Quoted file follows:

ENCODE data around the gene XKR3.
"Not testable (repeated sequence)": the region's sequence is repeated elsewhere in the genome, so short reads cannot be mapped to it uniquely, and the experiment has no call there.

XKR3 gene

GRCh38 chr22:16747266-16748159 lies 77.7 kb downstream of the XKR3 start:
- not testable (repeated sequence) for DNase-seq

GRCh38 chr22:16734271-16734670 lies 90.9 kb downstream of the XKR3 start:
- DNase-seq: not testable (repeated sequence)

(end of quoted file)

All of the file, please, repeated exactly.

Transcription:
ENCODE data around the gene XKR3.
"Not testable (repeated sequence)": the region's sequence is repeated elsewhere in the genome, so short reads cannot be mapped to it uniquely, and the experiment has no call there.

XKR3 gene

GRCh38 chr22:16747266-16748159 lies 77.7 kb downstream of the XKR3 start:
- not testable (repeated sequence) for DNase-seq

GRCh38 chr22:16734271-16734670 lies 90.9 kb downstream of the XKR3 start:
- DNase-seq: not testable (repeated sequence)